Lemon Pound Cake

I like cake. It doesn't matter what flavor—chocolate, vanilla, strawberry, salted caramel—I enjoy them all, but I'm especially fond of lemon pound cake. This is largely due to its simplicity as it's one of those rare cakes that doesn't need to be drowned in frosting to make it delicious. A thick slice coupled with a cup of coffee (or better yet some vanilla bean ice cream) has the power to make even the worst day a little brighter.

The trouble is, I don't often find myself with enough time for baking.

The good news is that pound cake can be made in advance and the flavor only improves as the days go by. I've been known to make one of these cakes, enjoy a small piece, then save the rest for a rainy day (or for those last minute guests that tend to turn up at my table on a regular basis.)

If you want my advice, if life hands you lemons don't waste them on lemonade, make a pound cake instead. Cake makes everything better.

Lemon Pound Cake

Lemon Pound Cake

makes 1 loaf

1½ cups sugar
2 sticks salted butter, room temperature
2 tablespoons lemon zest
4 large eggs
¾ cup buttermilk
2 tablespoons lemon juice
2 cups all-purpose flour
1 teaspoon baking powder
½ teaspoon salt


  • Preheat oven to 350°F. Butter the insides of a loaf pan, line the bottom with parchment paper and set it aside.
  • In a mixing bowl cream together sugar and room temperature butter. Add lemon zest, eggs, buttermilk, and lemon juice then continue to mix until well incorporated. 
  • In a separate bowl combine flour, baking powder, and salt. Add the dry mixture to the wet ingredients and mix until smooth.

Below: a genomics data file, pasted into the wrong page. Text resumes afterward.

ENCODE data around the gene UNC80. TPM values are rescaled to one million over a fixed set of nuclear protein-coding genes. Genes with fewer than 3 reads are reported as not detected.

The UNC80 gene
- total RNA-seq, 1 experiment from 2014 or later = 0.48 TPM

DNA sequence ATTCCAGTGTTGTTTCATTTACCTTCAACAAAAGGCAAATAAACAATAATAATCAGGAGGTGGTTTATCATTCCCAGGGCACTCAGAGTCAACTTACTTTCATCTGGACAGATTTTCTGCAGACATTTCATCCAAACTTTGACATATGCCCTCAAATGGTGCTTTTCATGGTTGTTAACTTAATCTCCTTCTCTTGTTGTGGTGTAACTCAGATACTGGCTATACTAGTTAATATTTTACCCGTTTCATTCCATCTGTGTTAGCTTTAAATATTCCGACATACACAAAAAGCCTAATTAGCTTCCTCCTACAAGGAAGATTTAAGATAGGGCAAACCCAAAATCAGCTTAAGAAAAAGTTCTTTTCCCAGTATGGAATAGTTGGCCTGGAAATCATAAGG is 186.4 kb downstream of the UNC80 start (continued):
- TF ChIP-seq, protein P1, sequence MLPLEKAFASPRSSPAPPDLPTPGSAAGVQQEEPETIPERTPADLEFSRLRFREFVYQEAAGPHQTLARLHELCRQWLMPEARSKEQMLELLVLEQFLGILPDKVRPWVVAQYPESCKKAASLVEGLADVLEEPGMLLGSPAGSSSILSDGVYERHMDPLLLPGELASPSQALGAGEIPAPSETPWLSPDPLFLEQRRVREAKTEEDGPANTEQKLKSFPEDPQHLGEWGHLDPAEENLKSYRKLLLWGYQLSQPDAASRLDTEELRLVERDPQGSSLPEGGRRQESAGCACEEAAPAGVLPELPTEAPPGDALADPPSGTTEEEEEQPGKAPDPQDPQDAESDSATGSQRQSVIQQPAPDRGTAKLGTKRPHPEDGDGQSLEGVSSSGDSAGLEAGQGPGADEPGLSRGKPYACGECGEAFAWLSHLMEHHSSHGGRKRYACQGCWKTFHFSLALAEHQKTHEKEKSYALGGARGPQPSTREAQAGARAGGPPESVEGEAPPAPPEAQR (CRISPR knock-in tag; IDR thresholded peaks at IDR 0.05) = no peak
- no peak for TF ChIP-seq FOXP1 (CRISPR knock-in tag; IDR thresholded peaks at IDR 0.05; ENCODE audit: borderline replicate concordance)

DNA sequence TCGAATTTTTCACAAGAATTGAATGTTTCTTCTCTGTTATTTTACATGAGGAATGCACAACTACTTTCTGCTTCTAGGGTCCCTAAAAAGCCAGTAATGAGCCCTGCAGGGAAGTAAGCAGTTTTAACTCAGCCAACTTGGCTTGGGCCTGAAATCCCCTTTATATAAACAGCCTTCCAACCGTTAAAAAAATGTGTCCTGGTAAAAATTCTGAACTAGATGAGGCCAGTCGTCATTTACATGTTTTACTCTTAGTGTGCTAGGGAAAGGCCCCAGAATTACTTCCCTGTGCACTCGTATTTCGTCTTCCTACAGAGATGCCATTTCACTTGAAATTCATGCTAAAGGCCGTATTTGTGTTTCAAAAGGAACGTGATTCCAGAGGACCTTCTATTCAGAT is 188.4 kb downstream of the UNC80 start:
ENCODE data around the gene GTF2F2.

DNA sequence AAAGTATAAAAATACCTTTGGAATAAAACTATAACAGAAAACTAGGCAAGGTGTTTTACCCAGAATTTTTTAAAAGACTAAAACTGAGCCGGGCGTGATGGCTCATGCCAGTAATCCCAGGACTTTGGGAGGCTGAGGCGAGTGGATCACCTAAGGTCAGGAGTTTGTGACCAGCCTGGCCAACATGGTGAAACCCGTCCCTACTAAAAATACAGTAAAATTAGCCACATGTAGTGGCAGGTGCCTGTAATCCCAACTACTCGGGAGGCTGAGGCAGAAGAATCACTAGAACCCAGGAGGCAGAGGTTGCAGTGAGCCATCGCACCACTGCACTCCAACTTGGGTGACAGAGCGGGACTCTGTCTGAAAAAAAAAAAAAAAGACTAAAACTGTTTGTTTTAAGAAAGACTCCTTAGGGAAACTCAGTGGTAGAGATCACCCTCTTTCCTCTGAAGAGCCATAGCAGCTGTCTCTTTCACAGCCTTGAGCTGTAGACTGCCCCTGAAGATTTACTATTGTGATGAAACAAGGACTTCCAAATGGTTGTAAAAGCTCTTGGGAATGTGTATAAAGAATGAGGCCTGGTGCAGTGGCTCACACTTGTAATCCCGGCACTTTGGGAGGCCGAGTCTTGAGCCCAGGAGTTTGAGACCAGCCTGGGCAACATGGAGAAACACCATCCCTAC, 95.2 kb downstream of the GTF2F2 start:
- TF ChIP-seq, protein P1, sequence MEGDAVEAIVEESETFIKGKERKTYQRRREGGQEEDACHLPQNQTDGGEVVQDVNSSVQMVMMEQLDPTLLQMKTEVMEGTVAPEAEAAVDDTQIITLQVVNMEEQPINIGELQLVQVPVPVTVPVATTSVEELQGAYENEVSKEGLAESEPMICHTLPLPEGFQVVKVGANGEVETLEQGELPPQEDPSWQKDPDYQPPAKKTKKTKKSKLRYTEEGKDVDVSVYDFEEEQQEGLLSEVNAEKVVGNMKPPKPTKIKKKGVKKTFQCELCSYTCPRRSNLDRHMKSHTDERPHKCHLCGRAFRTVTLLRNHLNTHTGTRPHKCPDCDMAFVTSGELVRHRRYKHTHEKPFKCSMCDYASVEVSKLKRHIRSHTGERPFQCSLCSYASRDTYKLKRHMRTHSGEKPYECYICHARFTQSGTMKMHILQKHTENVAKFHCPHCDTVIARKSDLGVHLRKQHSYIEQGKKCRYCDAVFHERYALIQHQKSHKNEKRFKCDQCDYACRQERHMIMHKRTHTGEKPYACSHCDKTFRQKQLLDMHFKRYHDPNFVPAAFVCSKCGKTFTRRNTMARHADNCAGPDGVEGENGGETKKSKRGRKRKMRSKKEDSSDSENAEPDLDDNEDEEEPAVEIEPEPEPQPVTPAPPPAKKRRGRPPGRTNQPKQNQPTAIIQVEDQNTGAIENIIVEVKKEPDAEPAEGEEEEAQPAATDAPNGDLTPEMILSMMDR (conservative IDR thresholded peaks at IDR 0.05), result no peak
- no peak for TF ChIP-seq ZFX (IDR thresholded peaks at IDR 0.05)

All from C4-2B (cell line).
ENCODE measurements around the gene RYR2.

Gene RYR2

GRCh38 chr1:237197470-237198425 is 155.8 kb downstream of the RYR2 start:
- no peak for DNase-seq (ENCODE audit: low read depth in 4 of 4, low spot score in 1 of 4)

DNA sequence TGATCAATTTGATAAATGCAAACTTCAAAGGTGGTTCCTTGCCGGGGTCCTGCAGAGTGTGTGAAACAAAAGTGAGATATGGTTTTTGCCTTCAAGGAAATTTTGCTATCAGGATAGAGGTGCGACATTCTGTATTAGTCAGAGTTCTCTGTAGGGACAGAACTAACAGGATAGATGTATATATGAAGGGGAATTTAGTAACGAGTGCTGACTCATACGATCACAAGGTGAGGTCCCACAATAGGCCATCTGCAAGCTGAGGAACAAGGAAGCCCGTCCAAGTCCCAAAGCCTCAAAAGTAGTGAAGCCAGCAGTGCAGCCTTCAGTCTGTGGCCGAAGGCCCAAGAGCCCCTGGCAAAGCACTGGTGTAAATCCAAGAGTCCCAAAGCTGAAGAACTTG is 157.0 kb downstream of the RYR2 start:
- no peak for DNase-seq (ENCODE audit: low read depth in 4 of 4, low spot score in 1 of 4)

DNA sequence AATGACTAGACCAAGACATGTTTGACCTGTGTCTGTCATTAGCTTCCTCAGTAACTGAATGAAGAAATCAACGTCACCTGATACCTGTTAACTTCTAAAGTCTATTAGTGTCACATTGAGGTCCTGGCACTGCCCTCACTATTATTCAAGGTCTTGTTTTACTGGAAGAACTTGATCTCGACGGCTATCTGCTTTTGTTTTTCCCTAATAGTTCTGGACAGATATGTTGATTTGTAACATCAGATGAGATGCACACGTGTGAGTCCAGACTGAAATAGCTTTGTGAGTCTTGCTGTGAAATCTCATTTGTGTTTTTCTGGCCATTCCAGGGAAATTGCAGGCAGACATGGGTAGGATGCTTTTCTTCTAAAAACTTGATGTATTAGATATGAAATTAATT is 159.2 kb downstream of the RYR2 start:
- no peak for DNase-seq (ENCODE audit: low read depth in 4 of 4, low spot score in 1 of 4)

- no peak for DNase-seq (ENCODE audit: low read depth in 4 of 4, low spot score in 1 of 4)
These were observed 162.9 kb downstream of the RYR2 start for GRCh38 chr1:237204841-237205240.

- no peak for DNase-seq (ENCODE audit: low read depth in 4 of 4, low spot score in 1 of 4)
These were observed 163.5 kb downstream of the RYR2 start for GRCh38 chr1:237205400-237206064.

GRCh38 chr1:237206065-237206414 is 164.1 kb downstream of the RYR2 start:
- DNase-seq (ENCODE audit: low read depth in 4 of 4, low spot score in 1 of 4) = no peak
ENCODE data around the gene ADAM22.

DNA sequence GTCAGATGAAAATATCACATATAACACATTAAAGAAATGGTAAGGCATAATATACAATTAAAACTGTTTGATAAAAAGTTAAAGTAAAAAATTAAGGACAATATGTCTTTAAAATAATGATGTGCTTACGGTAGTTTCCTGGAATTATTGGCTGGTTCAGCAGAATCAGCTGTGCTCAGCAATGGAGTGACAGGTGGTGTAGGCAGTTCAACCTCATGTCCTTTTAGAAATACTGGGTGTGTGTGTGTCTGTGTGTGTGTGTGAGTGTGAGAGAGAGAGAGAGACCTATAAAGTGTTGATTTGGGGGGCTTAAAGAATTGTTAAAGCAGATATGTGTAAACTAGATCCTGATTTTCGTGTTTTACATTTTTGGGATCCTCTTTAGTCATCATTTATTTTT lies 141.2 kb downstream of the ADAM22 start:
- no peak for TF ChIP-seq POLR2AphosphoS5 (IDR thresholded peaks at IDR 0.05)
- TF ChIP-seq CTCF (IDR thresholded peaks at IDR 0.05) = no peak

• Transfer the batter to the greased loaf pan and bake for 65 - 75 minutes, or until a toothpick inserted into the center of the cake comes away clean.
  • Allow the cake to cool in the pan for at least 10 minutes before removing to a cooling rack. Cool in the pan for 10 minutes before removing to a cake platter or plate.



Loaf pans come in several different sizes, for this recipe you'll need a 1.5lb loaf pan like this one from Nordic Ware.

This cake is tasty when paired with ice cream (I'm partial to lemon and lavender or vanilla bean) but it's also quite good eaten on its own or topped with sliced strawberries and fresh whipped cream.


This post contains my Amazon affiliate links. I try to keep advertising unobtrusive and to a minimum in order to provide you with the best experience possible. Purchases made through these links provide me with a small income and ensure I can continue providing you with quality content.


Hulk Smash Cake

There are very few things my little man loves more than his mother (or that's what I tell myself anyway) but if I'm being truly honest I rank right up there with his favorite stuffed animals, hot wheels cars, and super heroes. It's funny how the mind of an almost five-year old works, but I count myself as fortunate to be considered at the top of his list of favorite things. I know as he gets older that won't always be the case, so I'm enjoying every last second of it while it lasts.

This year as we sat down to talk about birthday cakes my little guy surprised me. I had assumed we'd be doing a Batman or Angry Birds theme, but instead he wanted to see Hulk, smash—right out of his cake. I kept with the trend of using his birthday gift as a cake topper (which is seriously the easiest way to decorate a cake) and rushed right out to buy a pair of oversized Hulk fists. Three stores later I somehow managed to turn up completely empty, it seems giant Hulk hands were not the "in" toy this year. Of course I didn't let this stop me, I hopped on Amazon and 2 days later they showed up on my front porch, just in time to go on top of the cake. 

If you're looking for an easy DIY cake for your superhero fan, this one couldn't be easier and as an added bonus it's covered in Oreos—because seriously, who doesn't love Oreo cookies?

Hulk Smash Cake | Not Starving Yet


2 nine inch cake layers, any flavor